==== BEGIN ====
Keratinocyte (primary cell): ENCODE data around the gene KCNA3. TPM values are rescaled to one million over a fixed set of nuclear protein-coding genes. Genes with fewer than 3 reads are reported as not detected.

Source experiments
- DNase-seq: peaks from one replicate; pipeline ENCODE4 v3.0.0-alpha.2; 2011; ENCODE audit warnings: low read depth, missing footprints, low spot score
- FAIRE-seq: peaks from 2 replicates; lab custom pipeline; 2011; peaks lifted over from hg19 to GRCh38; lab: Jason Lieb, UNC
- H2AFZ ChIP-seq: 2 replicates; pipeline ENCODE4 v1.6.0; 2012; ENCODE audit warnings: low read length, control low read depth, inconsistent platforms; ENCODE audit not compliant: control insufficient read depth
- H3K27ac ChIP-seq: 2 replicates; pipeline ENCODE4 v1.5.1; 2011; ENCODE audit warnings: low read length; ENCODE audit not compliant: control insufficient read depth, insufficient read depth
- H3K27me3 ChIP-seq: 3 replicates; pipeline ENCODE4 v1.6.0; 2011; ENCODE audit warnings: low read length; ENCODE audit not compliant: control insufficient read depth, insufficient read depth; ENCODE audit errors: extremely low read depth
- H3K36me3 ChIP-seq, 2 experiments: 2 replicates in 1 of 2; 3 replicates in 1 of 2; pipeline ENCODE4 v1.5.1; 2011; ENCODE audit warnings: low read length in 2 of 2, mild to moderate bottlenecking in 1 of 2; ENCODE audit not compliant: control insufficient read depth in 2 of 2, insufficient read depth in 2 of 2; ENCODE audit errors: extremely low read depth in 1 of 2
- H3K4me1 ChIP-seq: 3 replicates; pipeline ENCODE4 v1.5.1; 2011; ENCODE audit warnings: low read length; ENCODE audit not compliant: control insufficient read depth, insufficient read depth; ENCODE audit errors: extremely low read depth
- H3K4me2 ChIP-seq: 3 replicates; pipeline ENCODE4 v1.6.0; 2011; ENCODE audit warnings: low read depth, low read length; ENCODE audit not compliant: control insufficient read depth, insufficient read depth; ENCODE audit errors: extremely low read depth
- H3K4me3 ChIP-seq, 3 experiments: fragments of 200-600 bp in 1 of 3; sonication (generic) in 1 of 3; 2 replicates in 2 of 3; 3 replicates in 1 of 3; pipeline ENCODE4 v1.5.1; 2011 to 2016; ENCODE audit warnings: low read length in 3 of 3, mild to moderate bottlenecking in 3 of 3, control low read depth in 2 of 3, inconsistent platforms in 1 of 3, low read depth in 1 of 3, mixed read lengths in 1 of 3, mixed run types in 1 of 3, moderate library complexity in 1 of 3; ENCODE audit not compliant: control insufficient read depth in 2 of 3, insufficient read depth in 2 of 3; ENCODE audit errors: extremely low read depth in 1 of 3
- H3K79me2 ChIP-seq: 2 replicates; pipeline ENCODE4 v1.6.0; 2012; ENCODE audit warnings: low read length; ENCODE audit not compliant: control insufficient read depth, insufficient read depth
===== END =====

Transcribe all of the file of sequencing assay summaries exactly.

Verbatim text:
Keratinocyte (primary cell): ENCODE data around the gene KCNA3. TPM values are rescaled to one million over a fixed set of nuclear protein-coding genes. Genes with fewer than 3 reads are reported as not detected.

Source experiments
- DNase-seq: peaks from one replicate; pipeline ENCODE4 v3.0.0-alpha.2; 2011; ENCODE audit warnings: low read depth, missing footprints, low spot score
- FAIRE-seq: peaks from 2 replicates; lab custom pipeline; 2011; peaks lifted over from hg19 to GRCh38; lab: Jason Lieb, UNC
- H2AFZ ChIP-seq: 2 replicates; pipeline ENCODE4 v1.6.0; 2012; ENCODE audit warnings: low read length, control low read depth, inconsistent platforms; ENCODE audit not compliant: control insufficient read depth
- H3K27ac ChIP-seq: 2 replicates; pipeline ENCODE4 v1.5.1; 2011; ENCODE audit warnings: low read length; ENCODE audit not compliant: control insufficient read depth, insufficient read depth
- H3K27me3 ChIP-seq: 3 replicates; pipeline ENCODE4 v1.6.0; 2011; ENCODE audit warnings: low read length; ENCODE audit not compliant: control insufficient read depth, insufficient read depth; ENCODE audit errors: extremely low read depth
- H3K36me3 ChIP-seq, 2 experiments: 2 replicates in 1 of 2; 3 replicates in 1 of 2; pipeline ENCODE4 v1.5.1; 2011; ENCODE audit warnings: low read length in 2 of 2, mild to moderate bottlenecking in 1 of 2; ENCODE audit not compliant: control insufficient read depth in 2 of 2, insufficient read depth in 2 of 2; ENCODE audit errors: extremely low read depth in 1 of 2
- H3K4me1 ChIP-seq: 3 replicates; pipeline ENCODE4 v1.5.1; 2011; ENCODE audit warnings: low read length; ENCODE audit not compliant: control insufficient read depth, insufficient read depth; ENCODE audit errors: extremely low read depth
- H3K4me2 ChIP-seq: 3 replicates; pipeline ENCODE4 v1.6.0; 2011; ENCODE audit warnings: low read depth, low read length; ENCODE audit not compliant: control insufficient read depth, insufficient read depth; ENCODE audit errors: extremely low read depth
- H3K4me3 ChIP-seq, 3 experiments: fragments of 200-600 bp in 1 of 3; sonication (generic) in 1 of 3; 2 replicates in 2 of 3; 3 replicates in 1 of 3; pipeline ENCODE4 v1.5.1; 2011 to 2016; ENCODE audit warnings: low read length in 3 of 3, mild to moderate bottlenecking in 3 of 3, control low read depth in 2 of 3, inconsistent platforms in 1 of 3, low read depth in 1 of 3, mixed read lengths in 1 of 3, mixed run types in 1 of 3, moderate library complexity in 1 of 3; ENCODE audit not compliant: control insufficient read depth in 2 of 3, insufficient read depth in 2 of 3; ENCODE audit errors: extremely low read depth in 1 of 3
- H3K79me2 ChIP-seq: 2 replicates; pipeline ENCODE4 v1.6.0; 2012; ENCODE audit warnings: low read length; ENCODE audit not compliant: control insufficient read depth, insufficient read depth